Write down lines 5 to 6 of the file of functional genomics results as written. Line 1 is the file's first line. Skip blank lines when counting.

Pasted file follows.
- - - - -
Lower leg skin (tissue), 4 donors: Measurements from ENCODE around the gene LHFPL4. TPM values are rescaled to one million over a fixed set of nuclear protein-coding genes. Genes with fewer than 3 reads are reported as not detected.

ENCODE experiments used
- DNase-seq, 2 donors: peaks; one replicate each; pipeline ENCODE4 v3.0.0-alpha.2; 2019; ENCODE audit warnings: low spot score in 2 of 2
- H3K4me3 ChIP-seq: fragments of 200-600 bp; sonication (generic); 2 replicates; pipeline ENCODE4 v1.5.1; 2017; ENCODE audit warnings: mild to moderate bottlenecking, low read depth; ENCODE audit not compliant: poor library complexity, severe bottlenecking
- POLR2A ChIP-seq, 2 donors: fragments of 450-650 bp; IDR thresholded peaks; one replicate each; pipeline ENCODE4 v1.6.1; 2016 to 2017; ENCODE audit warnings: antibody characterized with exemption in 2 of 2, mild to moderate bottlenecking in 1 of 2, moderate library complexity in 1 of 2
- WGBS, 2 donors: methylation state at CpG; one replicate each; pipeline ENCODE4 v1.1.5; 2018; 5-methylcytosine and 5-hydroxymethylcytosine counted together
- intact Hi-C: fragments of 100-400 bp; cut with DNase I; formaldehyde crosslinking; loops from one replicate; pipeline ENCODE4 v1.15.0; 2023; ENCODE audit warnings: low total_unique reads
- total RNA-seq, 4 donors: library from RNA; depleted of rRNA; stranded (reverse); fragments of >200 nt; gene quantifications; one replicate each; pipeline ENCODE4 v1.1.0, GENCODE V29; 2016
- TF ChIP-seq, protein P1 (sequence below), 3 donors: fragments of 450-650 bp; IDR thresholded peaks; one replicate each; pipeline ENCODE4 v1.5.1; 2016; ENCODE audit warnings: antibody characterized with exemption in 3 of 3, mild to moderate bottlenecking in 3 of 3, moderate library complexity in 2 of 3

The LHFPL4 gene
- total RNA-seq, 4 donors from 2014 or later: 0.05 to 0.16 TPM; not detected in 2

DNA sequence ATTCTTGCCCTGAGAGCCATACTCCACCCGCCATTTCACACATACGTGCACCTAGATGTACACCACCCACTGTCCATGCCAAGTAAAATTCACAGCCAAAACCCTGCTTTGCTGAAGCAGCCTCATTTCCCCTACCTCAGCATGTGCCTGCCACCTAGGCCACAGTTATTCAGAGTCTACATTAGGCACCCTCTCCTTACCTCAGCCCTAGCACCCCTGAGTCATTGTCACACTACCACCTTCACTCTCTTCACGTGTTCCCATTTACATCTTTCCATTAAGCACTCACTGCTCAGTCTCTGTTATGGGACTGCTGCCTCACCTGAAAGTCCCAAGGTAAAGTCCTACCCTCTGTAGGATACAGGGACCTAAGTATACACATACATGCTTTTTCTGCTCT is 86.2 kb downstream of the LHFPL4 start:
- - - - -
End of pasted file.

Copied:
- POLR2A ChIP-seq, 2 donors: fragments of 450-650 bp; IDR thresholded peaks; one replicate each; pipeline ENCODE4 v1.6.1; 2016 to 2017; ENCODE audit warnings: antibody characterized with exemption in 2 of 2, mild to moderate bottlenecking in 1 of 2, moderate library complexity in 1 of 2
- WGBS, 2 donors: methylation state at CpG; one replicate each; pipeline ENCODE4 v1.1.5; 2018; 5-methylcytosine and 5-hydroxymethylcytosine counted together